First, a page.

16 However, there are lands where the State, while not allowing exemption for ministers of religion, nevertheless acknowledges that some individuals may object to military service. Many of these lands make provision for such conscientious individuals not to be forced into military service. In some places a required civilian service, such as useful work in the community, is regarded as nonmilitary national service. Could a dedicated Christian undertake such service? Here again, a dedicated, baptized Christian would have to make his own decision on the basis of his Bible-trained conscience.
17. Is there a Biblical precedent for nonmilitary civilian service?
17 It seems that compulsory service was practiced in Bible times. One history book states: “In addition to the taxes and dues exacted from the inhabitants of Judea, there was also a corvée [unpaid labor exacted by public authorities]. This was an ancient institution in the East, which the Hellenistic and Roman authorities continued to maintain. . . . The New Testament, too, cites examples of corvée in Judea, showing how widespread it was. In accordance with this custom, the soldiers pressed Simon of Cyrene into carrying Jesus’ cross [torture stake] (Matthew 5:41; 27:32; Mark 15:21; Luke 23:26).”
18. With what nonmilitary, nonreligious types of community service do Jehovah’s Witnesses frequently cooperate?
18 Similarly, citizens in some countries today are required by the State or by local authorities to participate in various forms of community service. Sometimes this is for a specific task, such as digging wells or building roads; sometimes it is on a regular basis, such as weekly participation in cleaning up roads, schools, or hospitals. Where such civilian service is for the good of the community and is not connected with false religion or is not in some other way objectionable to the consciences of Jehovah’s Witnesses, they have often complied. (1 Peter 2:13-15) This has usually resulted in an excellent witness and has sometimes silenced those who falsely accuse the Witnesses of being antigovernment.—Compare Matthew 10:18.
19. How should a Christian approach the matter if Caesar asks him to perform nonmilitary national service for a period of time?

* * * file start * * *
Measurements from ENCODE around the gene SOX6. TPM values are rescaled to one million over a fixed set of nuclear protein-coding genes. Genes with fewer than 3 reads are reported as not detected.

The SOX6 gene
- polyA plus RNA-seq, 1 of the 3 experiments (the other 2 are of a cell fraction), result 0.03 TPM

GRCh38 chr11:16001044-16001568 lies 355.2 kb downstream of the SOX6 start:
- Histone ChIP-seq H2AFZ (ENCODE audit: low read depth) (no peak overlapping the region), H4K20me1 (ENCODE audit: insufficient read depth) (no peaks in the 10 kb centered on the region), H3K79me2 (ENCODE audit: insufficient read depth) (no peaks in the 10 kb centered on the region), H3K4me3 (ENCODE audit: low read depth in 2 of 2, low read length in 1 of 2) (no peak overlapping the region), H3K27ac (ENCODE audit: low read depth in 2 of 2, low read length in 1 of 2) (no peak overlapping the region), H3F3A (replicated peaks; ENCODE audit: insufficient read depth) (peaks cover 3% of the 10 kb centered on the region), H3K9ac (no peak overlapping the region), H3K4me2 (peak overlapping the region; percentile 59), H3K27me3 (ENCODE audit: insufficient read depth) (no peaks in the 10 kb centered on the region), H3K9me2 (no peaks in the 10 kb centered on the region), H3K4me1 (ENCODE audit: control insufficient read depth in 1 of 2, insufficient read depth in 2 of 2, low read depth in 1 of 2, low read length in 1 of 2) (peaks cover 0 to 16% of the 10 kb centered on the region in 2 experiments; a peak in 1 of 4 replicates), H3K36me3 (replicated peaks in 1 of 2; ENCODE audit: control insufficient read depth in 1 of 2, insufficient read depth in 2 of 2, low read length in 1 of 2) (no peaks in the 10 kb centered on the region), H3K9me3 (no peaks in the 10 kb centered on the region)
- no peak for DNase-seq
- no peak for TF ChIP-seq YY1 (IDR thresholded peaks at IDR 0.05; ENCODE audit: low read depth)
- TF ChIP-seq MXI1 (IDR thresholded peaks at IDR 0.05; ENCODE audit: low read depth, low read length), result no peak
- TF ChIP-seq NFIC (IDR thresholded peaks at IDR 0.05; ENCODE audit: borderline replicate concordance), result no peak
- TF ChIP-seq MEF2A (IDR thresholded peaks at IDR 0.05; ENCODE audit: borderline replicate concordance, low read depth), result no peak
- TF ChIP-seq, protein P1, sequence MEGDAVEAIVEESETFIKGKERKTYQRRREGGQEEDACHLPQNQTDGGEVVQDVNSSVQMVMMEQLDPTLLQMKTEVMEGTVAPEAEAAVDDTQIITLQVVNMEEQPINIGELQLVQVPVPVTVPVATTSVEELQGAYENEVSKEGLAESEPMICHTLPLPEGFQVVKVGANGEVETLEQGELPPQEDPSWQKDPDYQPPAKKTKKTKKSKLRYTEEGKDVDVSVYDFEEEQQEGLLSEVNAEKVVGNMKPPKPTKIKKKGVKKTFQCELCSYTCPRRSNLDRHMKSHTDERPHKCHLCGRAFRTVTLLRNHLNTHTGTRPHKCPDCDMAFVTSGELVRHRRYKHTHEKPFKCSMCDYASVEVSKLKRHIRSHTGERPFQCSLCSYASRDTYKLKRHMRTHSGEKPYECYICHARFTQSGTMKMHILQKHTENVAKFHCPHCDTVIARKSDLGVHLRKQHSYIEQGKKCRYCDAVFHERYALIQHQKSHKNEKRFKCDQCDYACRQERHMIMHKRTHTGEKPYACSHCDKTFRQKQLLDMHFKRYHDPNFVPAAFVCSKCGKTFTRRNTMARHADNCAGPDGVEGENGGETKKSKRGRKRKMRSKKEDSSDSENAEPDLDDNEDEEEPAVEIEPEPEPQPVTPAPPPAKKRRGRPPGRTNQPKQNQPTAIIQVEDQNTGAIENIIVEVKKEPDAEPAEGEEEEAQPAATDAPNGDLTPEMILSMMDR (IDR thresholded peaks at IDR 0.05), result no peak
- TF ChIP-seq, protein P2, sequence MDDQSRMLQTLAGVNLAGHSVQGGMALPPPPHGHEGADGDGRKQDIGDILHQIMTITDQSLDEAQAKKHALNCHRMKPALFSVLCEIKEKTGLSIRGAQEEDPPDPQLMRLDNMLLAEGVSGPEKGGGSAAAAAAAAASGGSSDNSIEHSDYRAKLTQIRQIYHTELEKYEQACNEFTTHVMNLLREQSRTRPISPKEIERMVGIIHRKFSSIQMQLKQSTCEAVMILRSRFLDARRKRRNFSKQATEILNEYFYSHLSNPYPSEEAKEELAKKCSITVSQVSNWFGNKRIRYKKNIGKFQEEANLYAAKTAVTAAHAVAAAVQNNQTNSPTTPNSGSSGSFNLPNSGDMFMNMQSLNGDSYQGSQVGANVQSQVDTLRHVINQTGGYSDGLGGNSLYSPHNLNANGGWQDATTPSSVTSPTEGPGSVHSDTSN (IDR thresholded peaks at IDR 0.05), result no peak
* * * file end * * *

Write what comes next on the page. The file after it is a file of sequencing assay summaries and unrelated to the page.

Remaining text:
19 What, though, if the State requires a Christian for a period of time to perform civilian service that is a part of national service under a civilian administration? Here again, Christians must make their own decision based on an informed conscience. “We shall all stand before the judgment seat of God.” (Romans 14:10) Christians faced with a requirement of Caesar should prayerfully study the matter and meditate on it.* It may also be wise to talk the matter over with mature Christians in the congregation. After this a personal decision must be made.—Proverbs 2:1-5; Philippians 4:5.
20. What questions and Scriptural principles help a Christian to reason on the matter of nonmilitary national civilian service?
20 While engaged in such research, Christians would consider a number of Bible principles. Paul said that we must “be obedient to governments and authorities as rulers, . . . be ready for every good work . . . be reasonable, exhibiting all mildness toward all men.” (Titus 3:1, 2) At the same time, Christians would do well to examine the proposed civilian work. If they accept it, will they be able to maintain Christian neutrality? (Micah 4:3, 5; John 17:16) Would it involve them with some false religion? (Revelation 18:4, 20, 21) Would performing it prevent or unreasonably limit them from fulfilling their Christian responsibilities? (Matthew 24:14; Hebrews 10:24, 25) On the other hand, would they be able to continue to make spiritual progress, perhaps even sharing in the full-time ministry while performing the required service?—Hebrews 6:11, 12.
21. Whatever his decision, how should the congregation view a brother who is handling the matter of nonmilitary national civilian service?
21 What if the Christian’s honest answers to such questions lead him to conclude that the national civilian service is a “good work” that he can perform in obedience to the authorities? That is his decision before Jehovah. Appointed elders and others should fully respect the conscience of the brother and continue to regard him as a Christian in good standing. If, however, a Christian feels that he cannot perform this civilian service, his position should also be respected. He too remains in good standing and should receive loving support.—1 Corinthians 10:29; 2 Corinthians 1:24; 1 Peter 3:16.
22. Whatever situation faces us, what will we continue to do?
22 As Christians we will not cease to render “to him who calls for honor, such honor.” (Romans 13:7) We will respect good order and seek to be peaceful, law-abiding citizens. (Psalm 34:14) We may even pray “concerning kings and all those who are in high station” when these men are called upon to make decisions that affect our Christian life and work. As a result of our paying back Caesar’s things to Caesar, we hope that “we may go on leading a calm and quiet life with full godly devotion and seriousness.” (1 Timothy 2:1, 2) Above all, we will continue to preach the good news of the Kingdom as mankind’s only hope, conscientiously paying back God’s things to God.